The Fourth of July is about independence. Our families love to gather and celebrate our nation. But for some families who live with disability, it’s another day to remind them of their loved one’s lack of independence.
This July 4th, we can help our young children and teenagers grow in independence .It’s important to help our children gain independence with self-determination and self-advocacy. The degree of independence will vary, but it’s vital to have high expectations. We should aim toward more and more independence and help our children learn to speak up for themselves. For our children who need assistance sharing their voice, there are helpful options, whether it is with multiple choice, a communication device, or some other means.
Self-advocacy means speaking for yourself and exercising control over your own life. We can help child with the words to say and the opportunity to practice simple skills.
Every person, with and without disability, has wants and needs. ‘What do I want to eat?’ ‘What do I want to wear?’ ‘What do I want to watch on TV?’ ‘Where do I want to live?’ ‘Where do I want to work?’ ‘Where do I want to sit?’ ‘Who do I want to take care of me?’ These questions are a good place to start to exercise control and take steps toward independence. We can talk with our child about these topics and then choose a way for them to express their opinion. See the Transition to Adulthood section of this site for more information.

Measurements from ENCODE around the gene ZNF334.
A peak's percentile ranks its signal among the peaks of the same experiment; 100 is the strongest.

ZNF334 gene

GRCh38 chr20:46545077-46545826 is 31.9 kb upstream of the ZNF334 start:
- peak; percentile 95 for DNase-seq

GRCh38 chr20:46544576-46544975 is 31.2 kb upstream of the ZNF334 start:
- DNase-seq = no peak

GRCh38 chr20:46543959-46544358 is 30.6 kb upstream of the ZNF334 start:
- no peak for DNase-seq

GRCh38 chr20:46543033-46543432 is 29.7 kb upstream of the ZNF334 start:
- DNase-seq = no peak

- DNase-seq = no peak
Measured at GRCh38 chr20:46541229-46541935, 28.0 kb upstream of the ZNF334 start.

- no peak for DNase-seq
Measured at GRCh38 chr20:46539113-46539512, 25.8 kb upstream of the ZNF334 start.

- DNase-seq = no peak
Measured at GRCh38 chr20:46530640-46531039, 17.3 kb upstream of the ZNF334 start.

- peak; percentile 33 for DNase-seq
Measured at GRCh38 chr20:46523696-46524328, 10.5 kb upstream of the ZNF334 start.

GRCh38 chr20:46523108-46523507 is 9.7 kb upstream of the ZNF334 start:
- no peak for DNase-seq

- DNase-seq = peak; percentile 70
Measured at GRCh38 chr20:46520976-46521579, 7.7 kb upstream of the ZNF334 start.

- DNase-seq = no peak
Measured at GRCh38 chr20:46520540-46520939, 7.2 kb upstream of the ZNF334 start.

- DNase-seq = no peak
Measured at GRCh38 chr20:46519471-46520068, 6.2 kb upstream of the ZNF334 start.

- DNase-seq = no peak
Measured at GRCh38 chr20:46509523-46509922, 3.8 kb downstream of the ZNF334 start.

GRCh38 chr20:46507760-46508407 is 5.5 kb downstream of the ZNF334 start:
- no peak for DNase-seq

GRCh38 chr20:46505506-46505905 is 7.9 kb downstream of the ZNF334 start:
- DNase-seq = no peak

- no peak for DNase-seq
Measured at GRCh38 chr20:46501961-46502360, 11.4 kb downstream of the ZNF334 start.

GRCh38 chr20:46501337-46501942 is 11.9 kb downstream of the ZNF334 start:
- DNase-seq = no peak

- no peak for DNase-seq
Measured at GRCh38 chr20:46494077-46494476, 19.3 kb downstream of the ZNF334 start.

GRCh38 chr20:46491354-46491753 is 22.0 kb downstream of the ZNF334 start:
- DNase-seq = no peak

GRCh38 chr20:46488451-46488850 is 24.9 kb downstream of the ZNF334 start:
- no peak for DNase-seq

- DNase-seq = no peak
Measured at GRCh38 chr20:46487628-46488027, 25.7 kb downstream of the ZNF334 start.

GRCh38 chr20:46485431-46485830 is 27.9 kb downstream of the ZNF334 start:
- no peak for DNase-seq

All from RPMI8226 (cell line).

It is important for a person to know which things they are good at doing. But it’s also important to be able to talk about disability and challenges. A family can talk openly about abilities and disabilities. Talking about their disability improves self-awareness. Open conversation gives the family member the words to describe their disability. It helps highlight the areas where they need support. Role playing and practicing at home help prepare them to talk with others.
It is important that people with disabilities know how to say, “No.” They need the words to say how they feel or if they don’t want to do something and we must teach them how and when to use them. Other people need to respect their “No.” It can be a simple “No!” or “Stop!” It can be a longer phrase like “I don’t like that.” The statistics are chilling about the number of cases of abuse and neglect of persons with disabilities. Saying “No” (and saying it as loudly as possible) is a must. Role playing and practicing this skill will help the person say, “No” later when needed.
This July 4th, families can take small steps toward speaking up. It can set the stage for a lifetime of being heard.